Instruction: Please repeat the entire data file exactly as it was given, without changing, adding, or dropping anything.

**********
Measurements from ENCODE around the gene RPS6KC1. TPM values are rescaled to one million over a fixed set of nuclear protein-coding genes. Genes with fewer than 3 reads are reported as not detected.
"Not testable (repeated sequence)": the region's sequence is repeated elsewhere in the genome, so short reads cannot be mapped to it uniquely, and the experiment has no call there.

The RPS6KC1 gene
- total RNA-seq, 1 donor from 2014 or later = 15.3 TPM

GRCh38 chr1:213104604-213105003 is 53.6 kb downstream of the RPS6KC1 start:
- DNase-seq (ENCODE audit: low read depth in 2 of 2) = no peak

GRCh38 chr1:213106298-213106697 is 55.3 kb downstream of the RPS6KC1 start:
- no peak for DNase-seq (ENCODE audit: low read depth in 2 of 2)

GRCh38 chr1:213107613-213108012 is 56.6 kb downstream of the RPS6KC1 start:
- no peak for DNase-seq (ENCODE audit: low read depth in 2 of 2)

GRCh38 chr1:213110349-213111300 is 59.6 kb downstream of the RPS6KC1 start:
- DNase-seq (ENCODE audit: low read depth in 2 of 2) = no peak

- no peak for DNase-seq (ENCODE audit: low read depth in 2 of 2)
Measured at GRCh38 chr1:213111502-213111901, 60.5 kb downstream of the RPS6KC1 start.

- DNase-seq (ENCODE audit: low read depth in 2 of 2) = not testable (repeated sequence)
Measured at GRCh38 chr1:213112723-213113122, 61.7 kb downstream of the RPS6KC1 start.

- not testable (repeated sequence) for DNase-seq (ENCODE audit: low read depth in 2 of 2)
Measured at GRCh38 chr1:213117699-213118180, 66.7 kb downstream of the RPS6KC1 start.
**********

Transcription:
Measurements from ENCODE around the gene RPS6KC1. TPM values are rescaled to one million over a fixed set of nuclear protein-coding genes. Genes with fewer than 3 reads are reported as not detected.
"Not testable (repeated sequence)": the region's sequence is repeated elsewhere in the genome, so short reads cannot be mapped to it uniquely, and the experiment has no call there.

The RPS6KC1 gene
- total RNA-seq, 1 donor from 2014 or later = 15.3 TPM

GRCh38 chr1:213104604-213105003 is 53.6 kb downstream of the RPS6KC1 start:
- DNase-seq (ENCODE audit: low read depth in 2 of 2) = no peak

GRCh38 chr1:213106298-213106697 is 55.3 kb downstream of the RPS6KC1 start:
- no peak for DNase-seq (ENCODE audit: low read depth in 2 of 2)

GRCh38 chr1:213107613-213108012 is 56.6 kb downstream of the RPS6KC1 start:
- no peak for DNase-seq (ENCODE audit: low read depth in 2 of 2)

GRCh38 chr1:213110349-213111300 is 59.6 kb downstream of the RPS6KC1 start:
- DNase-seq (ENCODE audit: low read depth in 2 of 2) = no peak

- no peak for DNase-seq (ENCODE audit: low read depth in 2 of 2)
Measured at GRCh38 chr1:213111502-213111901, 60.5 kb downstream of the RPS6KC1 start.

- DNase-seq (ENCODE audit: low read depth in 2 of 2) = not testable (repeated sequence)
Measured at GRCh38 chr1:213112723-213113122, 61.7 kb downstream of the RPS6KC1 start.

- not testable (repeated sequence) for DNase-seq (ENCODE audit: low read depth in 2 of 2)
Measured at GRCh38 chr1:213117699-213118180, 66.7 kb downstream of the RPS6KC1 start.